I wonder if part of why this pattern has become so common is that the Catholic Church failed to intervene early enough to stop people like Father Geoghan and Father Shanley (one of the founders of the North American Man-Boy Love Association) from abusing children. Not every victim will become a molester, but it does make you wonder what happened to Father Geoghan and Father Shanley as choir boys, doesn't it? That some of these priests have told their victims that homosexual sex with a priest is a "sacrament," just enrages me. It also makes me wonder if that was the excuse used to excuse these crimes against them, three or four decades ago.

UPDATE: At least one reader thinks that I am being unfair in making assumptions about priests that Father Geoghan and Father Shanley might have had, a long time ago. As I said, "makes me wonder." It is entirely possible that this pattern of behavior that Geoghan and Shanley (and many other priests) have engaged is not the result of priestly abuse. As I said, "makes me wonder."

He also asks "if priests were being convicted at higher rates than rabbis, ministers, or imams." An interesting question. Does anyone have any data? The report indicating almost 1% of serving Catholic clergy have either resigned or been removed because of molestation is a pretty astonishing rate--far higher than I would expect from an average population.

It is certainly the case that media attention tends to be strongest on clergy involved in child molestation, perhaps because we tend to have higher expectations of the morality of the clergy. And yes, I go a little off the rails about child molestation. I have talked to a lot of victims over the years (although most were not victims of clergymen), and to say that it angers me a lot is an understatement. For those who don't understand my anger about this (and yes, I get email occasionally from people that don't understand what the big deal is about adults pursuing teenagers for sex), let me recommend you read I Never Told Anyone: Writings by Women Survivors of Child Sexual Abuse. It is one of those books that you read a few pages, put it down, cry for a while, and read a few more pages.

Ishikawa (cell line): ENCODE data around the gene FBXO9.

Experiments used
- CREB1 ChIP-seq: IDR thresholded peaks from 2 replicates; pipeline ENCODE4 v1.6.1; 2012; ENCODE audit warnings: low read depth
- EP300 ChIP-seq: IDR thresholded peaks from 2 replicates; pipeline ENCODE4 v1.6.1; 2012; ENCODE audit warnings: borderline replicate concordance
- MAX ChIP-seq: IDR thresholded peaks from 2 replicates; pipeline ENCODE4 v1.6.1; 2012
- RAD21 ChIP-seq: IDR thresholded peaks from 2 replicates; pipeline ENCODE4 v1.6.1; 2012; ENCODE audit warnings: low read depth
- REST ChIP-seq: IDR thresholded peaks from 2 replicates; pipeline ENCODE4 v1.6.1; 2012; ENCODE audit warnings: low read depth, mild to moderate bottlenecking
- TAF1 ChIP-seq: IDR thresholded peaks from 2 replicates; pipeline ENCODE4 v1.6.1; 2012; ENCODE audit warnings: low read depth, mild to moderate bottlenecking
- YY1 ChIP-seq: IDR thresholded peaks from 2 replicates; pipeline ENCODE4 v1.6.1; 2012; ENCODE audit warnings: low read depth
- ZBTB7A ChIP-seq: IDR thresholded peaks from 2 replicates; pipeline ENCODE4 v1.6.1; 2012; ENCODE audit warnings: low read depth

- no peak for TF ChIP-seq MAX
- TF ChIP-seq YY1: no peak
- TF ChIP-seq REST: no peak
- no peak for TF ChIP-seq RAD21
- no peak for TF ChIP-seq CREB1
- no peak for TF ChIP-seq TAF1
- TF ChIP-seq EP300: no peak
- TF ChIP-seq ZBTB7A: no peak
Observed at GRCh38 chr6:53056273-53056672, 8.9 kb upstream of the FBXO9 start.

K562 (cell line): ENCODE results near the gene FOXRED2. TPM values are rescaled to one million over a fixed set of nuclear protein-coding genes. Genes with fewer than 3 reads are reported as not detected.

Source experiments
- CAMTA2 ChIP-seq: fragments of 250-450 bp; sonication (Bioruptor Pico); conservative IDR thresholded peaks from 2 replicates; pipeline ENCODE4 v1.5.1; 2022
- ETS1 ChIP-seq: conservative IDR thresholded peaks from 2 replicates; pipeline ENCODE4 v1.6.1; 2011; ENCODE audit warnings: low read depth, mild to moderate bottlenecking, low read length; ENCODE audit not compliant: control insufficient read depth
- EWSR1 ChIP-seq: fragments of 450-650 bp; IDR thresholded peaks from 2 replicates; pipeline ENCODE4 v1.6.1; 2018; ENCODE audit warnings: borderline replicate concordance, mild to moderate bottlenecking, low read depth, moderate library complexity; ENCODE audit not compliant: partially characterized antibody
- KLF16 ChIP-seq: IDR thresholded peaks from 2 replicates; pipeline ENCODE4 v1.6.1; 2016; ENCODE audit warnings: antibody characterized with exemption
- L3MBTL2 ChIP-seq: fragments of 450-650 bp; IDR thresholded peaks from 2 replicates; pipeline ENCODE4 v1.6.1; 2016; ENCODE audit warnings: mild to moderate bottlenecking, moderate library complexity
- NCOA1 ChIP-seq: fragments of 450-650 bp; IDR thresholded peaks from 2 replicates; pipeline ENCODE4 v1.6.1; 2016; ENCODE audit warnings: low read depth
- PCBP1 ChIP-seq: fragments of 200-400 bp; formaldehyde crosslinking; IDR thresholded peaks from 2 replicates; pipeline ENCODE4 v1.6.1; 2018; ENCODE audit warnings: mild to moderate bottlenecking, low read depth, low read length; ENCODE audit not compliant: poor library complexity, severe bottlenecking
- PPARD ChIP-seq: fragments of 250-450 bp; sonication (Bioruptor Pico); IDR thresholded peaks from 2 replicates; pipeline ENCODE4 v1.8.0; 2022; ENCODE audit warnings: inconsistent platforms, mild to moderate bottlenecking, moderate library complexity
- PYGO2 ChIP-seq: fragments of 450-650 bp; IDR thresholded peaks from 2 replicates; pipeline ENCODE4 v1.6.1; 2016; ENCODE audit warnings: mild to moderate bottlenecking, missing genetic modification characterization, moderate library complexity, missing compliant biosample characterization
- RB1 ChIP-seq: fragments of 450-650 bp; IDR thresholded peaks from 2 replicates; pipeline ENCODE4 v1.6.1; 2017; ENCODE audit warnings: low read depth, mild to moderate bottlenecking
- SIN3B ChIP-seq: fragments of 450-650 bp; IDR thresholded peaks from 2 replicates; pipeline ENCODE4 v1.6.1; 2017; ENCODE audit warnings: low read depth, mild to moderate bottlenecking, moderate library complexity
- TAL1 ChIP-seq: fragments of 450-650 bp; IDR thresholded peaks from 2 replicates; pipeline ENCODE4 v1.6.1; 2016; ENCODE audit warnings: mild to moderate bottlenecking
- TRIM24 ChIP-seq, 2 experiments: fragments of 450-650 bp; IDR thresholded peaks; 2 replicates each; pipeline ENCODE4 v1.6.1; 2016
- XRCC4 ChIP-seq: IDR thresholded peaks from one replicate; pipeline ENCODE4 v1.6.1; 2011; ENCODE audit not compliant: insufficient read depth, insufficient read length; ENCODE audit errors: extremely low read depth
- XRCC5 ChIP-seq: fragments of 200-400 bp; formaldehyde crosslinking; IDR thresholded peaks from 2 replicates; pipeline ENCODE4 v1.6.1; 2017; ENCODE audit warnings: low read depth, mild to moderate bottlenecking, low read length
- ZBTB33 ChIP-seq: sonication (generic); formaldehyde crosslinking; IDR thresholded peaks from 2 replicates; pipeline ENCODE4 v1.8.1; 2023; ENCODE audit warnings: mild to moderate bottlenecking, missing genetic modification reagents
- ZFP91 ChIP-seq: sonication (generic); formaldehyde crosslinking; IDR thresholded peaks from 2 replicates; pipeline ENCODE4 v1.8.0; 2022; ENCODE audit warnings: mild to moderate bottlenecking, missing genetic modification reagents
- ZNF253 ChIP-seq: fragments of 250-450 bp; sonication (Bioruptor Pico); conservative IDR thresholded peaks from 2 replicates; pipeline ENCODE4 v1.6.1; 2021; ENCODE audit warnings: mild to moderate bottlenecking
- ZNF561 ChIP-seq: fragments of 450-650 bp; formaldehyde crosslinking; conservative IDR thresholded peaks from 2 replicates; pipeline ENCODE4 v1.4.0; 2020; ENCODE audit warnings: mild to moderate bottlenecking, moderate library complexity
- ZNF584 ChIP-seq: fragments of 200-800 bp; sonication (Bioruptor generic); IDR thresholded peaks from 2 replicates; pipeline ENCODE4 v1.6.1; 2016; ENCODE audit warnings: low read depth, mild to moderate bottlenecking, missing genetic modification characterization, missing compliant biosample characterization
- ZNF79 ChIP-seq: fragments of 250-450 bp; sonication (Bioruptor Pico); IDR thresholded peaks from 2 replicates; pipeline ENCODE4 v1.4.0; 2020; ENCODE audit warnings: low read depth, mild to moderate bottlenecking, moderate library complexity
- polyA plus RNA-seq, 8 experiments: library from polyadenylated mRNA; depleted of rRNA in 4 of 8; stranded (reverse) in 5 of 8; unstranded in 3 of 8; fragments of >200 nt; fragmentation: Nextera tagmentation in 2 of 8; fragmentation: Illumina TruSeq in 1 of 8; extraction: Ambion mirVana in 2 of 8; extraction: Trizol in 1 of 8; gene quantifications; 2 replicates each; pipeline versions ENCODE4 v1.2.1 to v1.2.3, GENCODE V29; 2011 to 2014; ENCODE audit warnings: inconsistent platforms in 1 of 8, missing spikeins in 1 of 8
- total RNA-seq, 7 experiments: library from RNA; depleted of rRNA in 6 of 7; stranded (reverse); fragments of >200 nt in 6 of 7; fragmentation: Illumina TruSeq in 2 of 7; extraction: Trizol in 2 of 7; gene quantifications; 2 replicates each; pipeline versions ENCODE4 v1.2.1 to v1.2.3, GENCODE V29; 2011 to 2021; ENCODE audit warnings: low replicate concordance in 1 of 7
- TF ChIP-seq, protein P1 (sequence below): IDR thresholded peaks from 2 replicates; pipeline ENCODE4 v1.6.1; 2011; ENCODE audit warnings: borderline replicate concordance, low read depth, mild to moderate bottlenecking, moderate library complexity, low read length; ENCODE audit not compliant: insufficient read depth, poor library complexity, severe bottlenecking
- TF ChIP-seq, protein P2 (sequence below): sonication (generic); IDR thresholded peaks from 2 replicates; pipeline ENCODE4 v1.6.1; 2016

I'm sure that there are books by men survivors of child sexual abuse out there, although I haven't read any of them. The conversations that I have had with such survivors have been painful enough.

I get a little enraged when I see the damage done by child molesters, and I especially get enraged when I see someone using a position of authority--especially a position of moral authority--to justify such a crime. Over the years, I have seen more than a few news stories of Protestant pastors who have abused their authority in similar ways. I am not aware, however, of any denomination that has made a repeated pattern of transferring such monsters around, allowing them to continue their crimes. This is why I am so upset with the Catholic Church's power structure--not with Catholics, and not with Catholic priests (the vast majority of whom, obviously, are not molesters).

UPDATE 2: Over here you can see someone criticizing what I had to say--and shows some evidence that public schools have a tendency to deal with molesting teachers in a similar way--and commonly enough that there is even an expression for it: "passing the trash." Admittedly, I don't expect much of public schools as an institution. I expect a bit higher standards from an institution that is headed by someone whose title is "Vicar of Christ."